The last twenty-four hours have been a whirlwind. Yesterday the White House put out a press release naming me and 101 other elementary math and science teachers as 2012 PAEMST recipients. Sometime in the next few weeks I'll be traveling to Washington D.C. for several days of professional development planned by the National Science Foundation, a photo opportunity with the President of the United States, and an award banquet where I'll receive my award. Since I found out last evening my phone has been ringing off the hook, my Facebook page and Twitter feed have exploded, and I've received a ton of text messages with friends, family, and colleagues offering their congratulations. I am humbled and appreciative of every one of them. While I'm excited and thrilled at the experiences that are upcoming, I know that without the support of my friends and family, the professional growth that has come with having an great online PLN, and the incredible colleagues that I am blessed to work with every day at the Wallenpaupack South Elementary, this never would have happened.
I want to record this process here on my blog for two reasons. First, it's going to be an incredible journey. I can't wait to meet the other winners when I travel to Washington D.C. and to add them to my network of amazing teachers that I learn from and with on a daily basis. I want to keep track of everything that happens so that I can look back on it later. Secondly, during the past year and a half since I found out that I was a finalist, I've sought out information on PAEMST winners many times. There's not a whole lot out there. A few past winners have recorded their experiences in blogs, and I was very appreciative to be able to learn from them. So, for all the future finalists and winners who are seeking information, I'll do my best to share my experiences for you as well. Over the next few weeks, I'll create a page where I share everything I have from the lesson I had videotaped to submit during the application process through the trip to D.C.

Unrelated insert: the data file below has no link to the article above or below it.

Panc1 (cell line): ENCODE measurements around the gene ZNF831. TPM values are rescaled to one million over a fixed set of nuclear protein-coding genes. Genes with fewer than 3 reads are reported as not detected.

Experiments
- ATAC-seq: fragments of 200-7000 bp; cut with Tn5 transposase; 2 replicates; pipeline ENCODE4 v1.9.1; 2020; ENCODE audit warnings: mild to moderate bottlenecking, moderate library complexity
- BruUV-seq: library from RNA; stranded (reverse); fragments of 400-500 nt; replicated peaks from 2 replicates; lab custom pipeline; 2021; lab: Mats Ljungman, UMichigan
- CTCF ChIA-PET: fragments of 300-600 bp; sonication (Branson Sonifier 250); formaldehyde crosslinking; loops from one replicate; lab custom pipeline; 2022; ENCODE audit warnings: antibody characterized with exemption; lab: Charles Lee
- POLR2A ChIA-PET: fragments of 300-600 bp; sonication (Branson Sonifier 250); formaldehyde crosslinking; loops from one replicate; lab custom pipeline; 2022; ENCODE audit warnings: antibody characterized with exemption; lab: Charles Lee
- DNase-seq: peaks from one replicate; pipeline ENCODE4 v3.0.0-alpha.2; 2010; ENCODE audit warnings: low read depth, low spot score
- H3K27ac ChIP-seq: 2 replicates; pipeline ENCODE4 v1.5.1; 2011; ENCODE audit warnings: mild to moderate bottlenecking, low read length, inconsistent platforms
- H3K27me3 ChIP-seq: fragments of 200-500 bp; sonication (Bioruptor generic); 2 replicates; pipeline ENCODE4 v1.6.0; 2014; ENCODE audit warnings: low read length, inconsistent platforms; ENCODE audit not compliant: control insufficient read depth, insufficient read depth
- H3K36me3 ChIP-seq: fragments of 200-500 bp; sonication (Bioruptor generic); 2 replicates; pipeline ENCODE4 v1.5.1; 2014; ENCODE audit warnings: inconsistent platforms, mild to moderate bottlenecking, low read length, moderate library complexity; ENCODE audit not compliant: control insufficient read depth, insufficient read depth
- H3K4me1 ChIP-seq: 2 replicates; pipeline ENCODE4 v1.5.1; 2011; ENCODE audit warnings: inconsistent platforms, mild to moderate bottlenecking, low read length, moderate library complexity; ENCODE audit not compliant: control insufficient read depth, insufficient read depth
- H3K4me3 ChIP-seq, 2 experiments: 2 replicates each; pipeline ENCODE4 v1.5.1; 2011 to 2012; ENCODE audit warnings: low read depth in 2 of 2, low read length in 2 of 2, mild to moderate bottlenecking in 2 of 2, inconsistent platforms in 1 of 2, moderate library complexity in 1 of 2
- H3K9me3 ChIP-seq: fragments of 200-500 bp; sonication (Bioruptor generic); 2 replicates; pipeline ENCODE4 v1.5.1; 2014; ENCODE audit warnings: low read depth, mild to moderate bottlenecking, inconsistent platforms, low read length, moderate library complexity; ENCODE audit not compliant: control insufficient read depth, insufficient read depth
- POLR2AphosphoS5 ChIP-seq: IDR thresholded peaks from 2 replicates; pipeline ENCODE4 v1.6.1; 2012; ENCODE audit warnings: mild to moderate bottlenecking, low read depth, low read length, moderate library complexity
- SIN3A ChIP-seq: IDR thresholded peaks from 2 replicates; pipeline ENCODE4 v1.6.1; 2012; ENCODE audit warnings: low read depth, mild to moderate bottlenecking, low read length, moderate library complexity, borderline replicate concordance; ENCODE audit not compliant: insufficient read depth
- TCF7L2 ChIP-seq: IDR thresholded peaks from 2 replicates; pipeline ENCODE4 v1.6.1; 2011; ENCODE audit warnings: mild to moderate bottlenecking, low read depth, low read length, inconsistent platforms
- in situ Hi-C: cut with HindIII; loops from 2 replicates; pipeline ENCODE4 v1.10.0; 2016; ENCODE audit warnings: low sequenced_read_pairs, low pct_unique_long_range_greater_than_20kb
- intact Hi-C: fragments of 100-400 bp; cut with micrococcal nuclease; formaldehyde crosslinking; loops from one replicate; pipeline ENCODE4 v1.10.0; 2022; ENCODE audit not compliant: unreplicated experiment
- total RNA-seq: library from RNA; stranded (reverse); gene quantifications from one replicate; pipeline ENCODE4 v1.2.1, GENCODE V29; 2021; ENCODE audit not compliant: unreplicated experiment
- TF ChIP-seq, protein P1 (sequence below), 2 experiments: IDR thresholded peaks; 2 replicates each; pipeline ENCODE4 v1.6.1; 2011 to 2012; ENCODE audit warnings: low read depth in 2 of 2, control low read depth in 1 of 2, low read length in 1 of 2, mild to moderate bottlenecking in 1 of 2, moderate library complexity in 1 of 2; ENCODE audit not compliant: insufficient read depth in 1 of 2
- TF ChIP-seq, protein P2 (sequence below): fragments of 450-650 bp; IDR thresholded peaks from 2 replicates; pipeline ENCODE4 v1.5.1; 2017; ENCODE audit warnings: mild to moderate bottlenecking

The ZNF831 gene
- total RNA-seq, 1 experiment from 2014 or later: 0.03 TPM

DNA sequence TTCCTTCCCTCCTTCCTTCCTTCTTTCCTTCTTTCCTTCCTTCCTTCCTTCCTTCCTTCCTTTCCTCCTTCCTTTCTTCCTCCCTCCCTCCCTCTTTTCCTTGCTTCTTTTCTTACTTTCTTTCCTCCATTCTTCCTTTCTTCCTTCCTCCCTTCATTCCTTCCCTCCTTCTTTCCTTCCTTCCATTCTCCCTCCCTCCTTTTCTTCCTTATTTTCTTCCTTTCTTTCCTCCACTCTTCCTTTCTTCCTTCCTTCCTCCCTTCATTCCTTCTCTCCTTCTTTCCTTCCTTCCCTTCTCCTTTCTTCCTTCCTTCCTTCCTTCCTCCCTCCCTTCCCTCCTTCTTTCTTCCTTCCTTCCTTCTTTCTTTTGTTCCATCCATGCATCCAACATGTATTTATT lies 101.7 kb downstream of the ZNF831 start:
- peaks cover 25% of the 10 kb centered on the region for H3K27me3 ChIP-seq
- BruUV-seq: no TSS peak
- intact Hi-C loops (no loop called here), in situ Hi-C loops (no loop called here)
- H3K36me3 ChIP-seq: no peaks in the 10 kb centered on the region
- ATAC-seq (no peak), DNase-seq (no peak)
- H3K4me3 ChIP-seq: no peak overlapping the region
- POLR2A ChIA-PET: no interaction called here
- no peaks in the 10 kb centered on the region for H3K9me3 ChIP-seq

I was nominated for PAEMST back in the fall of 2011 by my principal at the time, Nancy Simon. Even though I was honored to be nominated, I almost didn't apply. As teachers, we always have so much going on, and when Winter Break rolled around that year, I hadn't even looked at the application yet.
After break I decided to go ahead with the application process. It was grueling, but provided for great self-reflection. I probably recorded 3 or 4 different lessons before I settled on the one I submitted. The written part of the application was extensive, too. It was limited to 15 pages with 10 pages of supplemental materials, but I found that after trying to answer all the questions thoroughly I was over by several pages. It took quite a bit of creative editing, word replacement, and formatting to fit the guidelines. I ended up using every line on every page.
Luckily, I had several people that I knew in both my online PLN and in-person who were either past winners or uber-experts on math pedagogy to read over my paper. I'm so appreciative to them for reading over my application and giving me feedback. They all told me that I had a really strong chance at winning, but I knew the odds were against me. After all, there had to be hundreds or thousands of people submitting applications in Pennsylvania, right?